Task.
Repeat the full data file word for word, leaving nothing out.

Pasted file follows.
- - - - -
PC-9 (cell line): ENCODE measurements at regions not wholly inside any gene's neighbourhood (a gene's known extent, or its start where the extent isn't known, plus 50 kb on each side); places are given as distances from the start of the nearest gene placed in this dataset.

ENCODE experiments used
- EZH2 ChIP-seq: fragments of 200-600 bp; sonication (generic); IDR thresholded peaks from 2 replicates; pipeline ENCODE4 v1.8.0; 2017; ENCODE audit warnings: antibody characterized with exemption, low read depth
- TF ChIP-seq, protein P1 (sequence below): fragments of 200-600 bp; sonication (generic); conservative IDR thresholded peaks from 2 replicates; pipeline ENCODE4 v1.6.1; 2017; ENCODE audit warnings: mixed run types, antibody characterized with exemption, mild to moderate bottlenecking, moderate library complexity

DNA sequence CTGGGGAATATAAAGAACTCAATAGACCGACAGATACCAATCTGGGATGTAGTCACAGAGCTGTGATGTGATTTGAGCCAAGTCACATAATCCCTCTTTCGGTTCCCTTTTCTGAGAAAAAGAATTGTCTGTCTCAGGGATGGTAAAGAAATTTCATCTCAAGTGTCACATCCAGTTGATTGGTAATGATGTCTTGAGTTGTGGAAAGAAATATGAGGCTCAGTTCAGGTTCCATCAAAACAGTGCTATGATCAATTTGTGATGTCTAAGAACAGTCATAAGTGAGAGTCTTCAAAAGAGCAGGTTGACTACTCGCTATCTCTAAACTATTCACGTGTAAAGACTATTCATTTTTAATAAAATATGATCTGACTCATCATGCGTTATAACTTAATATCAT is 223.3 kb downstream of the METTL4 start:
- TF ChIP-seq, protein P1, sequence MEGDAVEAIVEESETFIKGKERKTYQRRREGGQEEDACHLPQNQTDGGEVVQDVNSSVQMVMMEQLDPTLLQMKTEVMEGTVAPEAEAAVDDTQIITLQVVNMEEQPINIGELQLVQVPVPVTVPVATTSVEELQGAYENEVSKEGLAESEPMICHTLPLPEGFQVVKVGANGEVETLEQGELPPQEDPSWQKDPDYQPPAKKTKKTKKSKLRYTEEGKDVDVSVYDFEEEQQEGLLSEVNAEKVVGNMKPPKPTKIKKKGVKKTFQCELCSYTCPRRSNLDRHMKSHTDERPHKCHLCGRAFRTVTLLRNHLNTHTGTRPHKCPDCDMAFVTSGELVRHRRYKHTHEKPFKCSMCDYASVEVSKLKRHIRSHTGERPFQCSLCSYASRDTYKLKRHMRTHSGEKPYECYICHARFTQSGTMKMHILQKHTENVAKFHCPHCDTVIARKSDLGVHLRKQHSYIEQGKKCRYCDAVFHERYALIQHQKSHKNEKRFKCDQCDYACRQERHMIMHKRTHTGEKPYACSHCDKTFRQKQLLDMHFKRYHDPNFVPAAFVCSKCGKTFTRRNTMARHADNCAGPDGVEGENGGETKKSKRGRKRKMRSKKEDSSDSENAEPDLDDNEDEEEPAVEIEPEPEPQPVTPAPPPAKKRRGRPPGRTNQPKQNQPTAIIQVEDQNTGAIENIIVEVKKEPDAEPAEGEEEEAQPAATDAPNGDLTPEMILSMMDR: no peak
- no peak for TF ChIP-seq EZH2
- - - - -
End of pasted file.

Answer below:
PC-9 (cell line): ENCODE measurements at regions not wholly inside any gene's neighbourhood (a gene's known extent, or its start where the extent isn't known, plus 50 kb on each side); places are given as distances from the start of the nearest gene placed in this dataset.

ENCODE experiments used
- EZH2 ChIP-seq: fragments of 200-600 bp; sonication (generic); IDR thresholded peaks from 2 replicates; pipeline ENCODE4 v1.8.0; 2017; ENCODE audit warnings: antibody characterized with exemption, low read depth
- TF ChIP-seq, protein P1 (sequence below): fragments of 200-600 bp; sonication (generic); conservative IDR thresholded peaks from 2 replicates; pipeline ENCODE4 v1.6.1; 2017; ENCODE audit warnings: mixed run types, antibody characterized with exemption, mild to moderate bottlenecking, moderate library complexity

DNA sequence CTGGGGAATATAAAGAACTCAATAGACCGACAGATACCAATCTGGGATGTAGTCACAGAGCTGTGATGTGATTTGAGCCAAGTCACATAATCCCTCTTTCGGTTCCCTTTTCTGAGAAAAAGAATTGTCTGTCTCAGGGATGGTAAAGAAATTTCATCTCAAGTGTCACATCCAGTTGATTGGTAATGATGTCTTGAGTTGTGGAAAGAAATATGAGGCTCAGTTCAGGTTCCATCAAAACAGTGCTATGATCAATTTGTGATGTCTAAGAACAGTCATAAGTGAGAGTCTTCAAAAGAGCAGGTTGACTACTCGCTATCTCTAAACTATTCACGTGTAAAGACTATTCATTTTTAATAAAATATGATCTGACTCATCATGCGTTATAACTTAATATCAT is 223.3 kb downstream of the METTL4 start:
- TF ChIP-seq, protein P1, sequence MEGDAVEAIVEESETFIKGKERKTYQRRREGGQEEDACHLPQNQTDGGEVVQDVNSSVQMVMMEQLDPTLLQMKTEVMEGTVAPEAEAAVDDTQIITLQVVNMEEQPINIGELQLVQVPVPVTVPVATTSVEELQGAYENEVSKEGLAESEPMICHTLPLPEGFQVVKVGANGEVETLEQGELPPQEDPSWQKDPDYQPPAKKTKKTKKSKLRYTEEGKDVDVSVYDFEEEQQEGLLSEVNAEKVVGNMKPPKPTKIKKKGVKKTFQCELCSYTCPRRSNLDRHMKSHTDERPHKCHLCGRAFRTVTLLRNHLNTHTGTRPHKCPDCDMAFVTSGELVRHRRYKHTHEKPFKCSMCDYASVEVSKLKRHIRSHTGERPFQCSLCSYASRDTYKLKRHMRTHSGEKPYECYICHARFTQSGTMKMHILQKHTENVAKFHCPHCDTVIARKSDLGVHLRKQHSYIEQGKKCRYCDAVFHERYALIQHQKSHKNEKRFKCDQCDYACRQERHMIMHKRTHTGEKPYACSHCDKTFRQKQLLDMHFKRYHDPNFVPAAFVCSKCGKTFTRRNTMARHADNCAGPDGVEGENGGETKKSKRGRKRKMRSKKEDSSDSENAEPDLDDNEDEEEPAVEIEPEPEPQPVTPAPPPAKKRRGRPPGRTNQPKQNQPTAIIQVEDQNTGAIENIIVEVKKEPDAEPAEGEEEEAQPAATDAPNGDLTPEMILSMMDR: no peak
- no peak for TF ChIP-seq EZH2